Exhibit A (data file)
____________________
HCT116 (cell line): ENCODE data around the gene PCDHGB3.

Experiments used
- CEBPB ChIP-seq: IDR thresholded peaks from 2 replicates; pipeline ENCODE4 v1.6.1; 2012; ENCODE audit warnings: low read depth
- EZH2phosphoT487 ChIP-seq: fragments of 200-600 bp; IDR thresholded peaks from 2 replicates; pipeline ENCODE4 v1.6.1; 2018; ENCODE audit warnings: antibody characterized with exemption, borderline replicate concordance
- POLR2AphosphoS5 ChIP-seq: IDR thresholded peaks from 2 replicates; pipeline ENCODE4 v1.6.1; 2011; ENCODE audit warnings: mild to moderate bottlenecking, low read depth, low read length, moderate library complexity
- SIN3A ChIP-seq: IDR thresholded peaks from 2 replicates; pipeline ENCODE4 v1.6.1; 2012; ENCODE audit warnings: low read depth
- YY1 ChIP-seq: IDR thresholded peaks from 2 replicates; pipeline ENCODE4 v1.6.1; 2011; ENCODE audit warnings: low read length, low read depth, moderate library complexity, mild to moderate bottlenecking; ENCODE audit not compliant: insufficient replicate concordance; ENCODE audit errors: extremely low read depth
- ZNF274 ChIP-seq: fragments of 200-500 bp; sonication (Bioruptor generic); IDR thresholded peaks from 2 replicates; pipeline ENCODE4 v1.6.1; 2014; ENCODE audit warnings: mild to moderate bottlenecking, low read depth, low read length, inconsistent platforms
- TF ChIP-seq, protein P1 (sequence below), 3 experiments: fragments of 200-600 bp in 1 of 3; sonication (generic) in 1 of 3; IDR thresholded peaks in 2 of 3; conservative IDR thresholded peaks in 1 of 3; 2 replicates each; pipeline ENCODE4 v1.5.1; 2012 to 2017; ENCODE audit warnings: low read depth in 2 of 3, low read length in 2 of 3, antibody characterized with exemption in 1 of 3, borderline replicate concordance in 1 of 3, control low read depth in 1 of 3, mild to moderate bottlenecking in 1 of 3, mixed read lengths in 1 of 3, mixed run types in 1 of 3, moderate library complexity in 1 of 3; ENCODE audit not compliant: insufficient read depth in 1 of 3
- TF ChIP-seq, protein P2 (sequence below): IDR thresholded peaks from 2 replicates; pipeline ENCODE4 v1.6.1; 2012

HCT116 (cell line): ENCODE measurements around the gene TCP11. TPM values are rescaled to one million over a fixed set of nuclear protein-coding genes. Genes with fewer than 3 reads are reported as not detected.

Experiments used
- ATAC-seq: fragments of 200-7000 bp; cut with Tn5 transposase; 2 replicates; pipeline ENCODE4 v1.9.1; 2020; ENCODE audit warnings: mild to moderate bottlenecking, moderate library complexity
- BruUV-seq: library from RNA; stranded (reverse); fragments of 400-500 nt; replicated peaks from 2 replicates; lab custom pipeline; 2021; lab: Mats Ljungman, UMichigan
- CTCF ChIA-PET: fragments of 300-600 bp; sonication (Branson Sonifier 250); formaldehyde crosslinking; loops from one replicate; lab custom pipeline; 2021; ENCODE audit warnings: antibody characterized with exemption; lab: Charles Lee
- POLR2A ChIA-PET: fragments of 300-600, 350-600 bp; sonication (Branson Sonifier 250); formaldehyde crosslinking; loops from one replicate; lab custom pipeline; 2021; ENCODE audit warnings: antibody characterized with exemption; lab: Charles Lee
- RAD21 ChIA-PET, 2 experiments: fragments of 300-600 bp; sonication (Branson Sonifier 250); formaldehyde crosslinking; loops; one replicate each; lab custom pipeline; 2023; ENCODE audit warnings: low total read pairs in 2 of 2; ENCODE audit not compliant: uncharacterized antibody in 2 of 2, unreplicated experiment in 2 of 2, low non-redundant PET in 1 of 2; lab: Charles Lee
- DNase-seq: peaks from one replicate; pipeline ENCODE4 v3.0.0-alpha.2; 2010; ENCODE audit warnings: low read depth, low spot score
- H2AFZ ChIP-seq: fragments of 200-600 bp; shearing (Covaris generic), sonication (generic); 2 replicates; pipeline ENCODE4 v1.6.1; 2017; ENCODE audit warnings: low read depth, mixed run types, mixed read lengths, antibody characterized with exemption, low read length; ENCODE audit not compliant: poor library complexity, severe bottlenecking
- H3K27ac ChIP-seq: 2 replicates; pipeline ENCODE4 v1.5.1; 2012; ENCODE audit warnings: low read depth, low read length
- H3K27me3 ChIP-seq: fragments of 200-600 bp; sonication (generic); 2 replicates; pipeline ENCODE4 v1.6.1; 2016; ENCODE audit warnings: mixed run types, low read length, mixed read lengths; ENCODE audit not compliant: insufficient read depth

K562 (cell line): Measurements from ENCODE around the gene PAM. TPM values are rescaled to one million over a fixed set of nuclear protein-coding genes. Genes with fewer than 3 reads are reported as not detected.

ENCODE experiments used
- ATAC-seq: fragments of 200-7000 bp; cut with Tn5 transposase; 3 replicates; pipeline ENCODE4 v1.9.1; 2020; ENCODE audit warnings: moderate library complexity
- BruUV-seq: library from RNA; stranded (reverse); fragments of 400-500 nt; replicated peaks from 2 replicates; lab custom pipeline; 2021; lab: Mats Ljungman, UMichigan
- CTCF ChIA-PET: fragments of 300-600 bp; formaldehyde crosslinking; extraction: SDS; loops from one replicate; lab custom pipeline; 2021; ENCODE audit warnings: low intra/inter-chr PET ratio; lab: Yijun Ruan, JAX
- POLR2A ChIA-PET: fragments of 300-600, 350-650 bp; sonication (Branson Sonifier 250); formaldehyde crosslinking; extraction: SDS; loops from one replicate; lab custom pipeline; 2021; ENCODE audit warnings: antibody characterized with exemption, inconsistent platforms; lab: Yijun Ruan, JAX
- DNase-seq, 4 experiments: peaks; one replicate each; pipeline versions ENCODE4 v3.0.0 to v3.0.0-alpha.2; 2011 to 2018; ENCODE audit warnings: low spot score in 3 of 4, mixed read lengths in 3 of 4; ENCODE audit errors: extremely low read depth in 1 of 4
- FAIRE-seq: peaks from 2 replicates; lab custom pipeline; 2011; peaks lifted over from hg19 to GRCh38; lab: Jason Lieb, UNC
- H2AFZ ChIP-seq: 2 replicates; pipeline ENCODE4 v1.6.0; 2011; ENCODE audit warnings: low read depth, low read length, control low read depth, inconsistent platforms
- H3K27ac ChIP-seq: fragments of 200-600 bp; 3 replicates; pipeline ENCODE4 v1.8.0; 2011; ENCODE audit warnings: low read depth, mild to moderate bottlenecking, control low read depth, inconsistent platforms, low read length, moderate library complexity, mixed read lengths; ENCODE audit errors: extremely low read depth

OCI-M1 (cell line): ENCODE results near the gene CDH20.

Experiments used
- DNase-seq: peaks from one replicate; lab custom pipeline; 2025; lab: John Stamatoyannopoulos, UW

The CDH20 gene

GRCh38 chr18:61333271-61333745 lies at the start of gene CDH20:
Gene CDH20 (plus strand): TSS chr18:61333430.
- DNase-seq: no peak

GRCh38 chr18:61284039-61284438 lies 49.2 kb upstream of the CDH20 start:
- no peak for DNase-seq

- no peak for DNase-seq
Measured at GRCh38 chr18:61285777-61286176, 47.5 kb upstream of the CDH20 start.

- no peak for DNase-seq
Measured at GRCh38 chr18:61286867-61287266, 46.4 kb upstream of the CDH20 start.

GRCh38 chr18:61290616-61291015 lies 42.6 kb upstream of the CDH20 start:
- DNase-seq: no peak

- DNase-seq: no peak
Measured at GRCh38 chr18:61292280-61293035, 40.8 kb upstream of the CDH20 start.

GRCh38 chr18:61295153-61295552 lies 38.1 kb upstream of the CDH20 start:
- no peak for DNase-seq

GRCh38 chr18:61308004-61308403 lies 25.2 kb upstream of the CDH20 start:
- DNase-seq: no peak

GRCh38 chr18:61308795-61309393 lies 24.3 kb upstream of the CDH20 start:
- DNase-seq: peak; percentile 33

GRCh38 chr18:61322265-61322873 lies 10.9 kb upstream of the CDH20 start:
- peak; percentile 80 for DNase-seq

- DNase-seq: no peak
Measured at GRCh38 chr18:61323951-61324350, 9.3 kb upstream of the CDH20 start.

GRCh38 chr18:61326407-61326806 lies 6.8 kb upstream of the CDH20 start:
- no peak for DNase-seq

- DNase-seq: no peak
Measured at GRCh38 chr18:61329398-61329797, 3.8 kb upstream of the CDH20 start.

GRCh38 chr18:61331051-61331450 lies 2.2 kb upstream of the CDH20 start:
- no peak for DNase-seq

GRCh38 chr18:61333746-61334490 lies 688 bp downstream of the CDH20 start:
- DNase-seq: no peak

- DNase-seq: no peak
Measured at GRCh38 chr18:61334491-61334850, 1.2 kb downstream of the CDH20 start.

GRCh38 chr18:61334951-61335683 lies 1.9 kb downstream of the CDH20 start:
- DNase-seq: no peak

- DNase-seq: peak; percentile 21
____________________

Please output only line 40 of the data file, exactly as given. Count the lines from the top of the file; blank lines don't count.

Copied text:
- no peak for DNase-seq